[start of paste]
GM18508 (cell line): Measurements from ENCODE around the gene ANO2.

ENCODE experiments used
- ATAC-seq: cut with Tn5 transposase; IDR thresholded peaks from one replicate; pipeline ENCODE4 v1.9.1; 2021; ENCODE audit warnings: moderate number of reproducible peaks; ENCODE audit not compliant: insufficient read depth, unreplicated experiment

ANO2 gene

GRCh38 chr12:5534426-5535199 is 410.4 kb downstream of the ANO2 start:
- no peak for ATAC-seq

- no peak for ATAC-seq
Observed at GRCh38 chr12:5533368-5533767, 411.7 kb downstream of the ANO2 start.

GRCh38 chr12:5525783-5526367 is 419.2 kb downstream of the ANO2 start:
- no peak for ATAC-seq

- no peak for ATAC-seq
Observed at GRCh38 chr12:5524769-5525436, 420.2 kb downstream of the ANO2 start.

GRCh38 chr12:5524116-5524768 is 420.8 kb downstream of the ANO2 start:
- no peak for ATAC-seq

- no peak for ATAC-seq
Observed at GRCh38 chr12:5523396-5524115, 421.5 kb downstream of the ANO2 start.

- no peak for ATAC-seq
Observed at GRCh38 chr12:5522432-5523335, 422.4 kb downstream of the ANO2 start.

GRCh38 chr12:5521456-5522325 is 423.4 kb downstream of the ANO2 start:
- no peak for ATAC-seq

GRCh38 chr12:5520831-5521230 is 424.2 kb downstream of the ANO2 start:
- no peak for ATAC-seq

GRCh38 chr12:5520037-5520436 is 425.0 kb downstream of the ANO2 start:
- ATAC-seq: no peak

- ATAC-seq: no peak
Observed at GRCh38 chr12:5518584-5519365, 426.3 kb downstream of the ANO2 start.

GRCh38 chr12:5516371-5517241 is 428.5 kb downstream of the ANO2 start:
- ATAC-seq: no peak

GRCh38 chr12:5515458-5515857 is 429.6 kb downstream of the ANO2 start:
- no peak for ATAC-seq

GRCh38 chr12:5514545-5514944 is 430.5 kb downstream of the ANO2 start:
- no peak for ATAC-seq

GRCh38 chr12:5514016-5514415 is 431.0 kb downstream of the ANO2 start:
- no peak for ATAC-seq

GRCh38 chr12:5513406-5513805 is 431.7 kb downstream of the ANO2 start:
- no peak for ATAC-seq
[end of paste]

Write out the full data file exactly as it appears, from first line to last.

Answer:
GM18508 (cell line): Measurements from ENCODE around the gene ANO2.

ENCODE experiments used
- ATAC-seq: cut with Tn5 transposase; IDR thresholded peaks from one replicate; pipeline ENCODE4 v1.9.1; 2021; ENCODE audit warnings: moderate number of reproducible peaks; ENCODE audit not compliant: insufficient read depth, unreplicated experiment

ANO2 gene

GRCh38 chr12:5534426-5535199 is 410.4 kb downstream of the ANO2 start:
- no peak for ATAC-seq

- no peak for ATAC-seq
Observed at GRCh38 chr12:5533368-5533767, 411.7 kb downstream of the ANO2 start.

GRCh38 chr12:5525783-5526367 is 419.2 kb downstream of the ANO2 start:
- no peak for ATAC-seq

- no peak for ATAC-seq
Observed at GRCh38 chr12:5524769-5525436, 420.2 kb downstream of the ANO2 start.

GRCh38 chr12:5524116-5524768 is 420.8 kb downstream of the ANO2 start:
- no peak for ATAC-seq

- no peak for ATAC-seq
Observed at GRCh38 chr12:5523396-5524115, 421.5 kb downstream of the ANO2 start.

- no peak for ATAC-seq
Observed at GRCh38 chr12:5522432-5523335, 422.4 kb downstream of the ANO2 start.

GRCh38 chr12:5521456-5522325 is 423.4 kb downstream of the ANO2 start:
- no peak for ATAC-seq

GRCh38 chr12:5520831-5521230 is 424.2 kb downstream of the ANO2 start:
- no peak for ATAC-seq

GRCh38 chr12:5520037-5520436 is 425.0 kb downstream of the ANO2 start:
- ATAC-seq: no peak

- ATAC-seq: no peak
Observed at GRCh38 chr12:5518584-5519365, 426.3 kb downstream of the ANO2 start.

GRCh38 chr12:5516371-5517241 is 428.5 kb downstream of the ANO2 start:
- ATAC-seq: no peak

GRCh38 chr12:5515458-5515857 is 429.6 kb downstream of the ANO2 start:
- no peak for ATAC-seq

GRCh38 chr12:5514545-5514944 is 430.5 kb downstream of the ANO2 start:
- no peak for ATAC-seq

GRCh38 chr12:5514016-5514415 is 431.0 kb downstream of the ANO2 start:
- no peak for ATAC-seq

GRCh38 chr12:5513406-5513805 is 431.7 kb downstream of the ANO2 start:
- no peak for ATAC-seq